Ok, so I opened last post saying how I prefer stories to predictions. And I offered some stories. But that doesn’t mean I am immune to the case of prediction-itis so contagious this time of year. I’ll keep it short, at least.
NL East: Phillies
Great pitching and a deep line-up. I don’t think their potential bullpen struggles will keep them from winning an improved division. 95 wins (+2 over last year).
NL Central: Cards
Albert Pujols might produce more runs than the Pirates. A strong rotation and capable bullpen should translate into 90 wins (-1 from last season) in a rather weak-pitching division.
NL West: Giants
Most of the experts are picking the Rockies–and I do like Jiminez and that rotation. But, if Aubrey Huff and Edgar Renteria can be better than terrible (and I think they can/will), then I believe the Giants offense will be improved enough to win 95 games. They can pitch. Well. 91 Wins (+3 over last season).
NL Wildcard: Braves
So I’m leaving the Rockies out of the playoffs. The Braves had a lot of issues last season, and still managed to win 86 games. This off-season, they added some nice pieces to give Bobby Cox one last run at a second ring. If everyone stays healthy, I like their chances [note: I acknowledge that as a super-tremendous “if”] to win 91 games (+5) and win the wild card.
AL East: Rays
Yes. You read that properly. I think the Rays will be motivated this season (i.e., many contract years) and that their young pitchers will produce (well, I’m not sure about Wade Davis, but the other four should be good). A deep starting pitching staff and dynamic offense will put up somewhere around 95 wins (+12 over last season).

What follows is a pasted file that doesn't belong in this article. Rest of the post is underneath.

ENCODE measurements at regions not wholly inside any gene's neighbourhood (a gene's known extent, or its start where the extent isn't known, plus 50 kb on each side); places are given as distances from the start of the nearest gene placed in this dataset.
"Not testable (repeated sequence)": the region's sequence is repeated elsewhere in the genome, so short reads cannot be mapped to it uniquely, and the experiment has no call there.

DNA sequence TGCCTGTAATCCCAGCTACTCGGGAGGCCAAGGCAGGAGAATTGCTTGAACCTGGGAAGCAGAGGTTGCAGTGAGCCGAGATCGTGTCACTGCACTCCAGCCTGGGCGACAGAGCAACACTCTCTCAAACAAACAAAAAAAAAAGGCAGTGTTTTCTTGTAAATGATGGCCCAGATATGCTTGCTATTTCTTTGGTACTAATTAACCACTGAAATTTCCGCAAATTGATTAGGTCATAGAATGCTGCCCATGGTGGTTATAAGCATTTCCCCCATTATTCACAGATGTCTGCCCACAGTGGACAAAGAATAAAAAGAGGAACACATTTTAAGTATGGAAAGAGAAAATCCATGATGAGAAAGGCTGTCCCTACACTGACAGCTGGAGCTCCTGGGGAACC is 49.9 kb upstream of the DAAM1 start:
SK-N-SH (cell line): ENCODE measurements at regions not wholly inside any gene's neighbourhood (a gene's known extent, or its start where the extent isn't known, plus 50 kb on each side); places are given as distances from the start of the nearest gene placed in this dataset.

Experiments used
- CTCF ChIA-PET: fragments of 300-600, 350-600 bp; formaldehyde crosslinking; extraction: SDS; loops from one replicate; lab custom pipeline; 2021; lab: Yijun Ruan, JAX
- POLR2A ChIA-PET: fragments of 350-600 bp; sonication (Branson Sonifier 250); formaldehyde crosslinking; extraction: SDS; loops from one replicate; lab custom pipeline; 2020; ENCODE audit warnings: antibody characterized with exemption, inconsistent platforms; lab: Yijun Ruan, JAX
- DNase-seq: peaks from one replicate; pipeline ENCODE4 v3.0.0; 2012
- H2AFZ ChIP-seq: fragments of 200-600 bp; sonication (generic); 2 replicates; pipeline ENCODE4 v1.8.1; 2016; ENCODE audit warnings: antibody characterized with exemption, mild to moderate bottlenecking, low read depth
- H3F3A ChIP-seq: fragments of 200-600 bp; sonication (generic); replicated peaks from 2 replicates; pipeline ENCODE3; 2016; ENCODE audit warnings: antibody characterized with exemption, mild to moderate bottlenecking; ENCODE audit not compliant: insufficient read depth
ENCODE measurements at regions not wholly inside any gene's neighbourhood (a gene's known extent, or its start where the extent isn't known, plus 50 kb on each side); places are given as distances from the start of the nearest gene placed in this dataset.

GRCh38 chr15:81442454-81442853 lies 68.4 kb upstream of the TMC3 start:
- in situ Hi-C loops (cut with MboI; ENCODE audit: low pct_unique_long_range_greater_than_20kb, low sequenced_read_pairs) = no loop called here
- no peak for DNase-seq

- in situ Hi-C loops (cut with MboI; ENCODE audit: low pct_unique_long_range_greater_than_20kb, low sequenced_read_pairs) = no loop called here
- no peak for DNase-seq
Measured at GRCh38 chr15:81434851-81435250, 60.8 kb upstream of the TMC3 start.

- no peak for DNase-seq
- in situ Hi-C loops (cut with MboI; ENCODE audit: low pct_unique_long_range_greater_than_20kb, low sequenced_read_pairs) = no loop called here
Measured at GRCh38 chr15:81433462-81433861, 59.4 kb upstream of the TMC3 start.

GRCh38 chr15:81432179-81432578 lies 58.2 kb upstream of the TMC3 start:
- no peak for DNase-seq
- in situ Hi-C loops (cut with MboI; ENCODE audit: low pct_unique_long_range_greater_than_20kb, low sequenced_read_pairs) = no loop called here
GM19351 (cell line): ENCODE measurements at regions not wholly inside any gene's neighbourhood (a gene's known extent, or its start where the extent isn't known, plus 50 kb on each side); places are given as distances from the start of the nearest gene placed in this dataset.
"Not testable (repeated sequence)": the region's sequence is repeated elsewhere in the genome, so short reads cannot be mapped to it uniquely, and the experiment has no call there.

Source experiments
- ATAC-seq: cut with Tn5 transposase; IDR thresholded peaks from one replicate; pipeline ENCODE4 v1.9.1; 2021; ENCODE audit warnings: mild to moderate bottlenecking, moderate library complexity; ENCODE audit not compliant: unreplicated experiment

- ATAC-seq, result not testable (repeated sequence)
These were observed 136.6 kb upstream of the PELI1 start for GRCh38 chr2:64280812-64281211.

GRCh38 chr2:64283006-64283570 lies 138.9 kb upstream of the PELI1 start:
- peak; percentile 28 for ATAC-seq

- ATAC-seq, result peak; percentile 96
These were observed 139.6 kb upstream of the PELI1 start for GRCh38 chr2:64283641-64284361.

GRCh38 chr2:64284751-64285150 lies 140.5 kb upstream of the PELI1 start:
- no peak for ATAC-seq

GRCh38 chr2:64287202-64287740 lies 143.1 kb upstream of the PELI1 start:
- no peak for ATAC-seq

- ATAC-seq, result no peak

AL Central: White Sox
Hey did anyone else notice that this team got Jake Peavy? As in, the Jake Peavy? The really dominant guy who pitched in the middle of nowhere for half a decade? Yeah, they got that guy. 90 wins (+11 over last season).
AL West: Um… Angels or Mariners? Maybe the Rangers? Oakl… nevermind, the A’s Stink
Ok, I know I have to pick one. But this is an ugly division. Even the Rangers could win–although I don’t think they can survive the heat (literally, it just wears them down). I really like the Mariners, but Cliff Lee’s early injury has me concerned. Ultimately, I think the Mariners make for a good story, but the Angles have the better, more experienced, and more consistent roster. Even without Lackey, they find a way to win 89 games (-8 games).
AL Wild Card: Red Sox